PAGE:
Corn futures jumped the most in 10 months as rain and frigid weather slowed the pace of planting in the U.S., the world’s top exporter. Wheat and soybeans rose.
Farmers sowed 4 percent of corn crops as of April 21, trailing the five-year average pace of 16 percent, the U.S. Department of Agriculture said April 22. The agency will update its weekly crop progress today. Much of the Midwest from Missouri to Michigan had double the normal rainfall in the past two weeks, and the region will remain wet and cool through May 7, T-Storm Weather LLC in Chicago said in a report.
“The weather is wetter, and little planting is likely to occur with most farmers still working to apply fertilizer and prepare fields for seeds,” Jim Gerlach, the president of A/C Trading Inc. in Fowler, Indiana, said in a telephone interview. “The risk is that this weather doesn’t break and planting delays become more severe in May,” increasing the risk of crop damage during summer heat, Gerlach said.
On the Chicago Board of Trade, corn futures for July delivery surged by the exchange limit of 40 cents or 6.5 percent, to $6.5975 a bushel at 1:14 p.m., the highest for a most-active contract since April 1. A close at that price would mark the biggest gain since June 25.
Corn futures for December delivery, after the harvest, jumped as much as 36 cents, or 6.9 percent, to $5.60.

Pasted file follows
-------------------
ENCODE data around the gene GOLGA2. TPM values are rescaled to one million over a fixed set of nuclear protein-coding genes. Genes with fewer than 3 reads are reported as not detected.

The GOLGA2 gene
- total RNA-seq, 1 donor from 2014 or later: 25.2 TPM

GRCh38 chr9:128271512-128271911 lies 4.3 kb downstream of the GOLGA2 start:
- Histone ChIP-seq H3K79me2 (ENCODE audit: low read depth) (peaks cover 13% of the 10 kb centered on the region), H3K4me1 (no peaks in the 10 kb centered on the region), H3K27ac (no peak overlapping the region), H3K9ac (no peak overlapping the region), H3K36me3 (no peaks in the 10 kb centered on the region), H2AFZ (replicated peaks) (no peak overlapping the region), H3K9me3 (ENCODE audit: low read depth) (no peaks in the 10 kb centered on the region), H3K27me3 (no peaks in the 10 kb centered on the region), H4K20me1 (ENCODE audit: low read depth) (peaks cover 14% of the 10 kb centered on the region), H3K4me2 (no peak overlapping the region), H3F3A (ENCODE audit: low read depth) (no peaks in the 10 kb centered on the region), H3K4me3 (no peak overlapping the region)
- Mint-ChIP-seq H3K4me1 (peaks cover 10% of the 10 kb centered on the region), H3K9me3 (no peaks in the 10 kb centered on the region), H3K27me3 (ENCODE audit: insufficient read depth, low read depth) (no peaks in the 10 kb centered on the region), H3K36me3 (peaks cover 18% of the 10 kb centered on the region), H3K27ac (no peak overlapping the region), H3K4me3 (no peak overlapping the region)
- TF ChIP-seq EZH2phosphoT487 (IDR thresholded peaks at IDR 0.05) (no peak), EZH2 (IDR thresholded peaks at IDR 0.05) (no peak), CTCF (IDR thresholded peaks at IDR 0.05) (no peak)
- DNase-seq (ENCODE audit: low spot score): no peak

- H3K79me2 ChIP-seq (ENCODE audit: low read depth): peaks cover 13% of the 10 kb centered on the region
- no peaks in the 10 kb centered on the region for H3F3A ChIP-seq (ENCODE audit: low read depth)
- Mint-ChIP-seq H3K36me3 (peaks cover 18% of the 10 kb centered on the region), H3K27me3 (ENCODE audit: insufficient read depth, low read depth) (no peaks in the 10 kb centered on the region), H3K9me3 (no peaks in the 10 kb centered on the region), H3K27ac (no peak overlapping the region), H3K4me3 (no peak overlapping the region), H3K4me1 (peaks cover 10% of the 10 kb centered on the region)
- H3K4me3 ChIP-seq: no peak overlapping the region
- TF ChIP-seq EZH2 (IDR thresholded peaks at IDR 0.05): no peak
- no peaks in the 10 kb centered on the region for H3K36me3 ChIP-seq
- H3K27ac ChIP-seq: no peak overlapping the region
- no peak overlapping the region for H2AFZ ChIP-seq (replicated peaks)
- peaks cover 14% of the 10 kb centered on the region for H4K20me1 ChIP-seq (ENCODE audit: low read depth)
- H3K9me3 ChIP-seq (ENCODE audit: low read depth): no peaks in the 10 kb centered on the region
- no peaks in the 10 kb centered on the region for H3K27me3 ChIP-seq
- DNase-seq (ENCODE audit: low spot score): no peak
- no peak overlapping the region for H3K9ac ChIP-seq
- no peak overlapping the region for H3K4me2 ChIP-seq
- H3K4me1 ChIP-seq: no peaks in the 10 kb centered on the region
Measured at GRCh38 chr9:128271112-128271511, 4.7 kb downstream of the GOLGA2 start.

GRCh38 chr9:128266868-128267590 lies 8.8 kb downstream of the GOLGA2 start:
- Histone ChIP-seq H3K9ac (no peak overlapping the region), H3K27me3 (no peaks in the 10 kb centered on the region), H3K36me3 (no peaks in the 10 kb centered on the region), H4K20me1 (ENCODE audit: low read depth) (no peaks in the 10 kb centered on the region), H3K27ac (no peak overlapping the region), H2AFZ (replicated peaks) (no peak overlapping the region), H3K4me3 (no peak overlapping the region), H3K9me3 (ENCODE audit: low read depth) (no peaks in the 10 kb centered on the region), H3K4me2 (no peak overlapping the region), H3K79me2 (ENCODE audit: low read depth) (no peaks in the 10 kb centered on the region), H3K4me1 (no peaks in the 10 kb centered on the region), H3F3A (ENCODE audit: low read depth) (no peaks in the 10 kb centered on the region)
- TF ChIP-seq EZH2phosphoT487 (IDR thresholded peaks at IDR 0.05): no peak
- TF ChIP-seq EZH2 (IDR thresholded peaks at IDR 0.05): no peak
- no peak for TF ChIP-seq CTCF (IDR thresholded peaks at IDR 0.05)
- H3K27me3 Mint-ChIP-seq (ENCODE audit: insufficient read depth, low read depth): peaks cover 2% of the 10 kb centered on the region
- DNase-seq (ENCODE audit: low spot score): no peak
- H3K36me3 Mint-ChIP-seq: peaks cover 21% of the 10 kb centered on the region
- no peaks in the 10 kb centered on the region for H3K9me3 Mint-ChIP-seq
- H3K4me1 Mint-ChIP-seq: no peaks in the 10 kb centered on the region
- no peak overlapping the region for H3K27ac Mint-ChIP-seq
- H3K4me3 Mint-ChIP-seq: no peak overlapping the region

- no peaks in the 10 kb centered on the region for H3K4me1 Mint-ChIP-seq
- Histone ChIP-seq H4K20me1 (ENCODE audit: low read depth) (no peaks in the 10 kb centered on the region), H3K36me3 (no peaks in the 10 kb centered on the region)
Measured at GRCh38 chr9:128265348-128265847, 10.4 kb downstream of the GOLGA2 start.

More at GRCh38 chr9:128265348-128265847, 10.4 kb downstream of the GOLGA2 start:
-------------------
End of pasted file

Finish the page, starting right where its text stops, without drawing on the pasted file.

Iowa, Illinois and Indiana probably will have the wettest April ever, T-Storm Weather said. Fields from northern Louisiana to Michigan may get as much as 2 inches (5.1 centimeters) of rain in the next six days, increasing planting delays for most of the central U.S., the forecaster said.
Corn rose as some traders unwound bets on a price slump, Gerlach said. In the week ended April 23, hedge funds increased net-short positions by 14 percent to 197,224 futures and option contracts, the most since the Commodity Futures Trading Commission started reporting the data in June 2006, agency data showed on April 26.
On the Kansas City Board of Trade, wheat futures for July delivery advanced 3.2 percent to $7.7475 a bushel. A close at that price would mark the biggest increase since Nov. 27. Earlier, the grain reached $7.79, the highest since March 28.
Growers, grain traders and industry analysts are touring fields this week in Kansas, the biggest U.S. producer of the winter variety. Drought conditions and freezing temperatures three times this month across most of the central and southern Great Plains will cut U.S. yields to 43 bushels an acre from 47.2 bushels a year earlier, Berwyn, Pennsylvania Planalytics Inc. said today in a report.
“Very poor winter wheat-condition ratings and a late emergence from dormancy have seen many make substantial cuts” to estimates, Chris Gadd, an analyst at Macquarie Group Ltd. in London, said in a report.
In Chicago, wheat futures for July delivery rose 3.3 percent to $7.155. A close at that price would mark the biggest gain since April 3. Earlier, the price reached $7.1975, the highest since April 15.
Soybean futures for July delivery advanced 2 percent to $14.09 a bushel. Earlier, the price reached $14.1075, the highest since March 28
Corn is the biggest U.S. crop, followed by soybeans, hay and wheat, USDA data show.
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